This should serve to eliminate fraud, but often this is not the case: technology and chemistry run faster than national and EU laws. The freedom to make the most appropriate production choices to face the competition becomes for the oil, as for many other products, the picklock that unhinges the rules, in a continuous chase between the search for leaks in the network and their closure, always unfortunately late . Even the implementation of EEC regulation 1974/2006, with the establishment of the national quality system for extra virgin olive oil, moves - and could not be given the aforementioned premises - in the line of product qualification: the gray space of the product continues to remain process qualification, a problem that today seems to be able to find a solution with specific production regulations accompanied by ethical legislation that provides solid guarantees for the consumer. Certainly considerable progress has been made in this direction: the very recent law being published in the Official Journal. The quality and transparency of the extra virgin olive oil supply chain is the last step in this long march. But once again it concerns the product: it is therefore necessary to fill the last void - the production process - to close the circle of protection. At least as far as the oil produced by the artisan companies is concerned, the instruments already exist, as will be seen below. This should serve to eliminate fraud, but this is not the case: technology and chemistry run faster than the EU and EU laws. The unanswered, the unleashed. . Even the implementation of EEC regulation 1974/2006, with the establishment of the national quality system for extra virgin olive oil, moves - and could not be given the aforementioned premises - remain process qualification, a problem that is based on ethical legislation that provides solid guarantees for the consumer. Certainly considerable progress has been made in this direction: Quality and transparency of the extra virgin olive oil supply chain is the last step in this long march. But once again it concerns the product:
2. Oil and the craftsman
The artisan according to the etymology of the word (from the Latin ars, art) is the artist: a person who processes raw materials based on rules that belong to tradition and culture in a material sense of the territory in which he lives, interprets those rules based on his sensitivity, his talent, his personal ability, and finally he reaches a result, a product of his creativity that, sold to others, will get him what is necessary to live.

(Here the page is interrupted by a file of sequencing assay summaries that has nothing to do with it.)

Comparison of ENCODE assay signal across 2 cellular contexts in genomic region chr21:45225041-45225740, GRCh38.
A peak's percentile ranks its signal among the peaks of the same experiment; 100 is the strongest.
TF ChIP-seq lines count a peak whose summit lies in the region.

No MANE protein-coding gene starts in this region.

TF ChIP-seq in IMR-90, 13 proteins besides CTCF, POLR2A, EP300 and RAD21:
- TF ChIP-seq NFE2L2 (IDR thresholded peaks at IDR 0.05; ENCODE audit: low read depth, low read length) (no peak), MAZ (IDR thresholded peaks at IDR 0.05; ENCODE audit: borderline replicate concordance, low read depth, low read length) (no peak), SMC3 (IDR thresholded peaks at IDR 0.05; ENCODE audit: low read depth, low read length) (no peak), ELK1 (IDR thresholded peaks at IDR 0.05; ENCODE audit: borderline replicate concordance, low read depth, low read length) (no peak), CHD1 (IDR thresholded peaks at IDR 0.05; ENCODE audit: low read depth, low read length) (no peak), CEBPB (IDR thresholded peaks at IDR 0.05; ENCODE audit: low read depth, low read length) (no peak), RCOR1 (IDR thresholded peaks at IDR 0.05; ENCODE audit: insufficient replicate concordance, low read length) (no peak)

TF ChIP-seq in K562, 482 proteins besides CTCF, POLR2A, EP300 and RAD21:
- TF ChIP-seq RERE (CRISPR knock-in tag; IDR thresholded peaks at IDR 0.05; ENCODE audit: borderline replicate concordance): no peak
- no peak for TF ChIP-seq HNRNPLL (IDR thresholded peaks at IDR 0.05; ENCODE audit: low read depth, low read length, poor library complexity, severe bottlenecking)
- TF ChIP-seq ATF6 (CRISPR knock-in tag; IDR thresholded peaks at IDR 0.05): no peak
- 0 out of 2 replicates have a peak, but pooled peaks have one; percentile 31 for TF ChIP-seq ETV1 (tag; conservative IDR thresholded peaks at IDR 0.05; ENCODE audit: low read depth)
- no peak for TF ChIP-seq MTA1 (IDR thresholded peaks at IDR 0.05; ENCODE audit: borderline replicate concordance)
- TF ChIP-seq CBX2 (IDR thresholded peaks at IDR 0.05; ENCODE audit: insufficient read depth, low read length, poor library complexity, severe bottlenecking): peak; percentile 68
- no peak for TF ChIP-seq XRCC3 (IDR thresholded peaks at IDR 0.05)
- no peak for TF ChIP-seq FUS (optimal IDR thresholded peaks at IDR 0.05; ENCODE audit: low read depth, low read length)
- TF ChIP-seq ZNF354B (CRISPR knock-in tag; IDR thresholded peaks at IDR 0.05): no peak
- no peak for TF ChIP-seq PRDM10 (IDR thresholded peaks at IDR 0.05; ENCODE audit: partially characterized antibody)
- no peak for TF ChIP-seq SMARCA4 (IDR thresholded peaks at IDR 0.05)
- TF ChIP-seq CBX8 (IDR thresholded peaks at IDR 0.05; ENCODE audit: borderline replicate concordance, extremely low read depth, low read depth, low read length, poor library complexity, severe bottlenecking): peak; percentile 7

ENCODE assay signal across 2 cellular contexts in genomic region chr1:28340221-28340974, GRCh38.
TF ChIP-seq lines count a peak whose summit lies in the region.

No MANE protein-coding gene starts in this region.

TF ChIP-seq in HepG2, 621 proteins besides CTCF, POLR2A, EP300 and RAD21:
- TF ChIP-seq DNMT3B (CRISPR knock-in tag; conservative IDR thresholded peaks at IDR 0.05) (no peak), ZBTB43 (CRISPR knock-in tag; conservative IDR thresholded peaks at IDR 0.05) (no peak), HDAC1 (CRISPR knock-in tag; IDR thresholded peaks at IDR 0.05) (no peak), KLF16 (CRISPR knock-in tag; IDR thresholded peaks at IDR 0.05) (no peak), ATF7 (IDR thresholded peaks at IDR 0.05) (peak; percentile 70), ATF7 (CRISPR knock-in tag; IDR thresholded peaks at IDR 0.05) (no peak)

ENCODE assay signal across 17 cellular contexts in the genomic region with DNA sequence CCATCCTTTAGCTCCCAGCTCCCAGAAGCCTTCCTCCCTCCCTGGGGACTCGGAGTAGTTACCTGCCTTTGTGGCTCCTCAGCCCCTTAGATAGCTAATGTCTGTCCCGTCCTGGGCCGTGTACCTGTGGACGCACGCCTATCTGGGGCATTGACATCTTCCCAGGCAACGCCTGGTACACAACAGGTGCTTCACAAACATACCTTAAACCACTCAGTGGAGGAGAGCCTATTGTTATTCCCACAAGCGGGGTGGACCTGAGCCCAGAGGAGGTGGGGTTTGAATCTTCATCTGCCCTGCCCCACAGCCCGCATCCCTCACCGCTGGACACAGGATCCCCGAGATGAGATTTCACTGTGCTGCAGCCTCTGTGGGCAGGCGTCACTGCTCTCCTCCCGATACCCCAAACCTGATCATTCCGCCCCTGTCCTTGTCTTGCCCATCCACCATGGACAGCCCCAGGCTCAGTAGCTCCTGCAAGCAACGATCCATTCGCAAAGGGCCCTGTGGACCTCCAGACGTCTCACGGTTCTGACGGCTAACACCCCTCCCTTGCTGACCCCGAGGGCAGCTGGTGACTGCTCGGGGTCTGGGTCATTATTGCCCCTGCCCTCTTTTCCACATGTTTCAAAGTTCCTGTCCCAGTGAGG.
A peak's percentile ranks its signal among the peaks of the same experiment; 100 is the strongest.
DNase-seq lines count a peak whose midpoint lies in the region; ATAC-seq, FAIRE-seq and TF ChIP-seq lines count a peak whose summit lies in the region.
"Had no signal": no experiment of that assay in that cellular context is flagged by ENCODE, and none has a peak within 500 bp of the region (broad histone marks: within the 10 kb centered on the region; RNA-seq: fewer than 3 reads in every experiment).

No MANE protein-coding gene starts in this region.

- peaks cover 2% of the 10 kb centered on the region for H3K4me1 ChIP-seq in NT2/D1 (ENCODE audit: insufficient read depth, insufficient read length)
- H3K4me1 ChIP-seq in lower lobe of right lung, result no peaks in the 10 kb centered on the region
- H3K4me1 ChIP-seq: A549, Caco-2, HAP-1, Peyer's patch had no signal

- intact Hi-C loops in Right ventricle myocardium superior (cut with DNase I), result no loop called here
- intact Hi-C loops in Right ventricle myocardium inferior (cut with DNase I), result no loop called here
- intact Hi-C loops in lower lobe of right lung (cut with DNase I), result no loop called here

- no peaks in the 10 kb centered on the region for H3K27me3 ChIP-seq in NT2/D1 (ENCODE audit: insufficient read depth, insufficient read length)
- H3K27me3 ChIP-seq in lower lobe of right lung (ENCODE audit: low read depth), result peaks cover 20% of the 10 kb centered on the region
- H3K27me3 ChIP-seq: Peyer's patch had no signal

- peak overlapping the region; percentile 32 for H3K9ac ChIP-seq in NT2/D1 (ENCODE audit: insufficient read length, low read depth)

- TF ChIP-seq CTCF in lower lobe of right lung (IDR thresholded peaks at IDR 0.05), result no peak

In our country the golden age of craftsmanship is the Middle Ages.
The artisans keep the workshop: the master, the master as they used to say in those days, in the shop has a host of young apprentices who work under his direction, they learn to paint as well as to carve wood or marble, to weave wool or processing jewels, to grind the grain in the mill to obtain flour or olives to obtain oil. In the thirteenth century the guilds in which the artisans gathered were as many as 21 of the major arts and 14 of the minor ones: among these, the art of the olaioli, that is, those who smashed olives in the mill, with large stone wheels , to extract the oil. The guild became one of the most powerful of the Medici Florence: in fact, pizzicaroli and then even the woodcock were added to it; a kind of food holding company from which millers and bakers remain. It is no wonder that even today there are shops selling only bread and other only cheeses and cold cuts: it is a tradition that was born nine centuries ago and that the supermarkets are now putting in crisis. Characteristic of the guild and of every medieval corporation was to have precise rules of production which were both a production disciplinary and an ethical code: "those who did not respect those rules were expelled from the Guild": in practice he could no longer carry out his activity.
Years passed, centuries passed: the guilds dissolved, the artisans continued their activity observing the ancient rules learned in the shops; even though there was no longer an authority that imposed its respect. Some trades declined because the need for this or that specific product failed; it happened, for example, for the armor-makers who made armor or for the correggianis specialized in the manufacture of harness for horses. Others, and in particular those related to the elementary needs of the person - eating, dressing, caring if sick - remained alive and changed the reference models. The apothecaries, for example, are the ancestors of the current pharmacists. This is also what happened to the oliandoli: the mills, under the watchful eyes of the oil masters, continued to grind the olives. The oil obtained was then sold or delivered to the owner of the olives against payment for the service rendered with the milling. The rules changed little: those of tradition remained and the oil master continued, half entrepreneur and half artist, to decide on the mixtures of cultivars to be used, on the decantation times of the oil, on the suitability of the degree of ripeness of the olives to obtain a good oil.